North Carolina lawmakers are considering a bill that would downgrade marijuana possession of an ounce or less from a misdemeanor charge to a civil infractions on par with a traffic ticket.
State Rep. Kelly Alexander, who earlier this year pushed unsuccessfully for medical marijuana in North Carolina, introduced House Bill 637 earlier this week. In addition to decriminalizing small amounts of cannabis, if House Bill 637 were to pass it would also allow people convicted of simple marijuana possession of less than an ounce to have the conviction expunged from their record.
“You have a growing number of people who, in their youth, may have had some indiscretion and essentially have not had any other problems,” Kelly told WNCT in Raleigh.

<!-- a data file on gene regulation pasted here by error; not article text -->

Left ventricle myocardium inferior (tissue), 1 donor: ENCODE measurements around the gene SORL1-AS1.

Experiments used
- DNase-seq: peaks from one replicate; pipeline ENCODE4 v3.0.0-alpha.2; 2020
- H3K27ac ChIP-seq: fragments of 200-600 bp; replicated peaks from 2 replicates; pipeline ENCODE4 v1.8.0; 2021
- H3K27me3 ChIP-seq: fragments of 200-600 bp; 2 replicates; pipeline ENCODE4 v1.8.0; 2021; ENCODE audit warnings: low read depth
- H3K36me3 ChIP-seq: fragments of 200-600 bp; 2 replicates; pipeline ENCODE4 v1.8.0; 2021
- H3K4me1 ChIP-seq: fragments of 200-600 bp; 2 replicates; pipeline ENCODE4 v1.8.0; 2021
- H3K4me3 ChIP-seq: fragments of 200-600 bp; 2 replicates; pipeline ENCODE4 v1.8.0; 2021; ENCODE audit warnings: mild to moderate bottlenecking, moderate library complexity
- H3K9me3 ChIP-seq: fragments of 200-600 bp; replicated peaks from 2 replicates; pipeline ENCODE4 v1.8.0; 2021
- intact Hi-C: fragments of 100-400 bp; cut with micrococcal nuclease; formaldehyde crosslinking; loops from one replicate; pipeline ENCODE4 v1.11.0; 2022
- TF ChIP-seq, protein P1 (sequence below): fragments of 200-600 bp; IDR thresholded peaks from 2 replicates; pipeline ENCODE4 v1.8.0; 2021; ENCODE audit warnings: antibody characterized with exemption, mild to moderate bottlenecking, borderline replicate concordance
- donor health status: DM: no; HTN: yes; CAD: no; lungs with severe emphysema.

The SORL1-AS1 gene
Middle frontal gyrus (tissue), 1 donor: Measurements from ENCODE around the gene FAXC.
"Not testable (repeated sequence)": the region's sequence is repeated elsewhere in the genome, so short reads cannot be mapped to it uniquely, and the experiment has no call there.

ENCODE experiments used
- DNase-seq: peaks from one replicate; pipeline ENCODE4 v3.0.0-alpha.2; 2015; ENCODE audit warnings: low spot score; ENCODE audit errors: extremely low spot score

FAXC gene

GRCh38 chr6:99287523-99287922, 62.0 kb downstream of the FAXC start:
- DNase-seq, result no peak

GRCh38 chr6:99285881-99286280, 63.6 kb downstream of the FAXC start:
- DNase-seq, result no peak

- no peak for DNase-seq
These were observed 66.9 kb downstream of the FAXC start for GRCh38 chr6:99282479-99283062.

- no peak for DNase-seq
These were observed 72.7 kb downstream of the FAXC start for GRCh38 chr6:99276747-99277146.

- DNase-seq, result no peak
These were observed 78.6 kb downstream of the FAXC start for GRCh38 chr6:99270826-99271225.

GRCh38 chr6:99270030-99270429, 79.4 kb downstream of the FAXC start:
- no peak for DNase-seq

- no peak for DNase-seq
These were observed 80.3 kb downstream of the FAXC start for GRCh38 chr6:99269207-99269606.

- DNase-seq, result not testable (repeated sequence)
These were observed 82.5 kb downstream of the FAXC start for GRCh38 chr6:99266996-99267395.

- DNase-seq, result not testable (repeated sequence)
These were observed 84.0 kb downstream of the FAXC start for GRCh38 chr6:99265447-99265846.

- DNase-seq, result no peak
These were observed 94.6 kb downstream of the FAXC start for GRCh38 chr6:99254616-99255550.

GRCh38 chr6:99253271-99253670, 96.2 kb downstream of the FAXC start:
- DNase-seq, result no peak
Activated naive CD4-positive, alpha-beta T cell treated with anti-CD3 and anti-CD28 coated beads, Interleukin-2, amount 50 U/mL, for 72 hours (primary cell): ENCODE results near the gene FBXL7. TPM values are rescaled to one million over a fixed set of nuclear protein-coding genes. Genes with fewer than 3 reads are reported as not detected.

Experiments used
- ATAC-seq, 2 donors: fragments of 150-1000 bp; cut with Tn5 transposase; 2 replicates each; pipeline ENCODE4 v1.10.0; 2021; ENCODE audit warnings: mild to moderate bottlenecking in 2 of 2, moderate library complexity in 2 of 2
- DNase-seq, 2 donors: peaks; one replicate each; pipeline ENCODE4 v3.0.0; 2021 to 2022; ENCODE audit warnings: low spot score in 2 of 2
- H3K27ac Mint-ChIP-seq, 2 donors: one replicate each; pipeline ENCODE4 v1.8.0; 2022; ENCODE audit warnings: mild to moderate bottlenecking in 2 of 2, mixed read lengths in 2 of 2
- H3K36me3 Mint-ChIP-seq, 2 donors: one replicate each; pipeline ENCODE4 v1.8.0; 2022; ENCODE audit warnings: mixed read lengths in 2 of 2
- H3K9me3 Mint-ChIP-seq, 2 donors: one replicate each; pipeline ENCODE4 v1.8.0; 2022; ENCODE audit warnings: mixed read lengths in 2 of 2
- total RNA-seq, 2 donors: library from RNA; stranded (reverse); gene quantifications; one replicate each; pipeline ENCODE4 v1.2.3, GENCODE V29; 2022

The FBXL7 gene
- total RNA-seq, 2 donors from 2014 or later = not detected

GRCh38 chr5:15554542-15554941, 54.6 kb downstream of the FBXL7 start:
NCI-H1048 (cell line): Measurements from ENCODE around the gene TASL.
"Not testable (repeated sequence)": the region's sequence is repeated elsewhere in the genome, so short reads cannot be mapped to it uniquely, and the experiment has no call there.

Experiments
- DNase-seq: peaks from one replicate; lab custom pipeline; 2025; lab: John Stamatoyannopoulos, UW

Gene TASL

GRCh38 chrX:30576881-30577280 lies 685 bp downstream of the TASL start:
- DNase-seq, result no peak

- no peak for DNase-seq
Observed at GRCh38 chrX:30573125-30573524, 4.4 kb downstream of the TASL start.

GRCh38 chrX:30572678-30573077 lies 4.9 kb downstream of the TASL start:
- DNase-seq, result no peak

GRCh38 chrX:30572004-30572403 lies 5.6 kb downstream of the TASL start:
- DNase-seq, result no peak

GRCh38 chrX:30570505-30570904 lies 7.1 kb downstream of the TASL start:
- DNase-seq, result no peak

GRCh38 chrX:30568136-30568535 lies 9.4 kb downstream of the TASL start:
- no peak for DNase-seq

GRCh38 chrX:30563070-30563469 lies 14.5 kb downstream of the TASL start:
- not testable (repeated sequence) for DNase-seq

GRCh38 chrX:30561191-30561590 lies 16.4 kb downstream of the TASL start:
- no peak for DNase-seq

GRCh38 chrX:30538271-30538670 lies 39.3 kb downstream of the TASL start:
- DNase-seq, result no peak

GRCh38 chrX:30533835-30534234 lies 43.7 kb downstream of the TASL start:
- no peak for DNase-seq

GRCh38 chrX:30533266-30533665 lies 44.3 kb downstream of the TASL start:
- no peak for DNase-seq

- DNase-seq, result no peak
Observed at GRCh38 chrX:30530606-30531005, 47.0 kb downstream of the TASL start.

House Bill 637 passed first reading on Wednesday and is now set to be heard by the state Judiciary Committee. But unfortunately, the theme with North Carolina marijuana bills seems to be that they die in committee. Alexander’s medical marijuana bill was killed in committee with an unfavorable report after the chairman complained that state lawmakers were being “harassed” by phone and email from medical marijuana supporters.
According to the Marijuana Policy Project, 56 percent of North Carolina voters think the punishment for marijuana possession should be no worse than a fine. Currently, a half ounce or less is a misdemeanor charge with up to $200 in fines. Between an half ounce and one-and-a-half ounces is also a misdemeanor with up to 45 days in jail and $1,000 in fines.